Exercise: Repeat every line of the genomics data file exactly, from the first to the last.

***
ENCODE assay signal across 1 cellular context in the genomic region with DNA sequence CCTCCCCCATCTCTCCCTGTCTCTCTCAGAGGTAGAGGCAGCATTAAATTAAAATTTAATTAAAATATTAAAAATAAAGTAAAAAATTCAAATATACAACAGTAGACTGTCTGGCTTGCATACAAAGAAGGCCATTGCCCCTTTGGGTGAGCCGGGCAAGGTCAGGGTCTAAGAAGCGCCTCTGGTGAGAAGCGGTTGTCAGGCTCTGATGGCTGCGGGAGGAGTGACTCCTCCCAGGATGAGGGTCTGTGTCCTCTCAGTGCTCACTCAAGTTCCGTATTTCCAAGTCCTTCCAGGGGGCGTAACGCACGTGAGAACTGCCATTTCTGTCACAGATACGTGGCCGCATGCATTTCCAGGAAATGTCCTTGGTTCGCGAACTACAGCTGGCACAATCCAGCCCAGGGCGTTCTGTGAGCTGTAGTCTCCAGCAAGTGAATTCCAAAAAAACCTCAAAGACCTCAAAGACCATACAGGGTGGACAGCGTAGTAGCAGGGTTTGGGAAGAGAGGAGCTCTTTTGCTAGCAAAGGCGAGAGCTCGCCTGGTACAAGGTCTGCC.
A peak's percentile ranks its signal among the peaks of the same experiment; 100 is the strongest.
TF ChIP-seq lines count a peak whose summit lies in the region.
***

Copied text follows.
ENCODE assay signal across 1 cellular context in the genomic region with DNA sequence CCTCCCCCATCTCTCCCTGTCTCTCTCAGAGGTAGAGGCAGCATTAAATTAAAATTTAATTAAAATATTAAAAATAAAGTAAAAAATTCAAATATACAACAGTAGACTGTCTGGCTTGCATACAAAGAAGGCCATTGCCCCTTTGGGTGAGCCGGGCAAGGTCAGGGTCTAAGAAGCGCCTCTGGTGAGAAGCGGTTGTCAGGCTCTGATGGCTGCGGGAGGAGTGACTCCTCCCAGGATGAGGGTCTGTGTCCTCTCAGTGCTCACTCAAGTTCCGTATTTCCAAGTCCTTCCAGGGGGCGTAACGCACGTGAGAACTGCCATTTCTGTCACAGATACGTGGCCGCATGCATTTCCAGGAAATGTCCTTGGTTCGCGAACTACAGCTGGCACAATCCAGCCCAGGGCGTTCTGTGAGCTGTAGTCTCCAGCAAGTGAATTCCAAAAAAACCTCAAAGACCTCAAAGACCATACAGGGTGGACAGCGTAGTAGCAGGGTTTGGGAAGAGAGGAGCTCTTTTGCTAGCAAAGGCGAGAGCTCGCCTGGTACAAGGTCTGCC.
A peak's percentile ranks its signal among the peaks of the same experiment; 100 is the strongest.
TF ChIP-seq lines count a peak whose summit lies in the region.